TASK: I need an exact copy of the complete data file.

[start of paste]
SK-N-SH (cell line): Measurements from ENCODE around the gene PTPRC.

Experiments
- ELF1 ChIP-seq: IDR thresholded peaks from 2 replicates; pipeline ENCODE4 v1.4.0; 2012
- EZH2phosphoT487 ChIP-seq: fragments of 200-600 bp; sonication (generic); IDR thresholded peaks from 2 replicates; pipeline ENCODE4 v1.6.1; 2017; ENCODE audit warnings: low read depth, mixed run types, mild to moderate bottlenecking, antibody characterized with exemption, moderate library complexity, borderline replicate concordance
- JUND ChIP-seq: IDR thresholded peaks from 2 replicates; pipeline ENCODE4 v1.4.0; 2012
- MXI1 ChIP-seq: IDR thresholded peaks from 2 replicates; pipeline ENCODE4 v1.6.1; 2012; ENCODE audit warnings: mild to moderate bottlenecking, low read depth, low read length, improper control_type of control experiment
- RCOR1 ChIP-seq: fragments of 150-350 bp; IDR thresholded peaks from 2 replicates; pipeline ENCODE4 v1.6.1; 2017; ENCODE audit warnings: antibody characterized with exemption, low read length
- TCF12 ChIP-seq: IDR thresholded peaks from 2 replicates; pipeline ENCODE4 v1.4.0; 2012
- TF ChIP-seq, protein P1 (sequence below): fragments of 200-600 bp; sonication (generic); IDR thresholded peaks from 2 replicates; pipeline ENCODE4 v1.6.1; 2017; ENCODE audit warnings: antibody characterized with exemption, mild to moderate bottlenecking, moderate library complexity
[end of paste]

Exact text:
SK-N-SH (cell line): Measurements from ENCODE around the gene PTPRC.

Experiments
- ELF1 ChIP-seq: IDR thresholded peaks from 2 replicates; pipeline ENCODE4 v1.4.0; 2012
- EZH2phosphoT487 ChIP-seq: fragments of 200-600 bp; sonication (generic); IDR thresholded peaks from 2 replicates; pipeline ENCODE4 v1.6.1; 2017; ENCODE audit warnings: low read depth, mixed run types, mild to moderate bottlenecking, antibody characterized with exemption, moderate library complexity, borderline replicate concordance
- JUND ChIP-seq: IDR thresholded peaks from 2 replicates; pipeline ENCODE4 v1.4.0; 2012
- MXI1 ChIP-seq: IDR thresholded peaks from 2 replicates; pipeline ENCODE4 v1.6.1; 2012; ENCODE audit warnings: mild to moderate bottlenecking, low read depth, low read length, improper control_type of control experiment
- RCOR1 ChIP-seq: fragments of 150-350 bp; IDR thresholded peaks from 2 replicates; pipeline ENCODE4 v1.6.1; 2017; ENCODE audit warnings: antibody characterized with exemption, low read length
- TCF12 ChIP-seq: IDR thresholded peaks from 2 replicates; pipeline ENCODE4 v1.4.0; 2012
- TF ChIP-seq, protein P1 (sequence below): fragments of 200-600 bp; sonication (generic); IDR thresholded peaks from 2 replicates; pipeline ENCODE4 v1.6.1; 2017; ENCODE audit warnings: antibody characterized with exemption, mild to moderate bottlenecking, moderate library complexity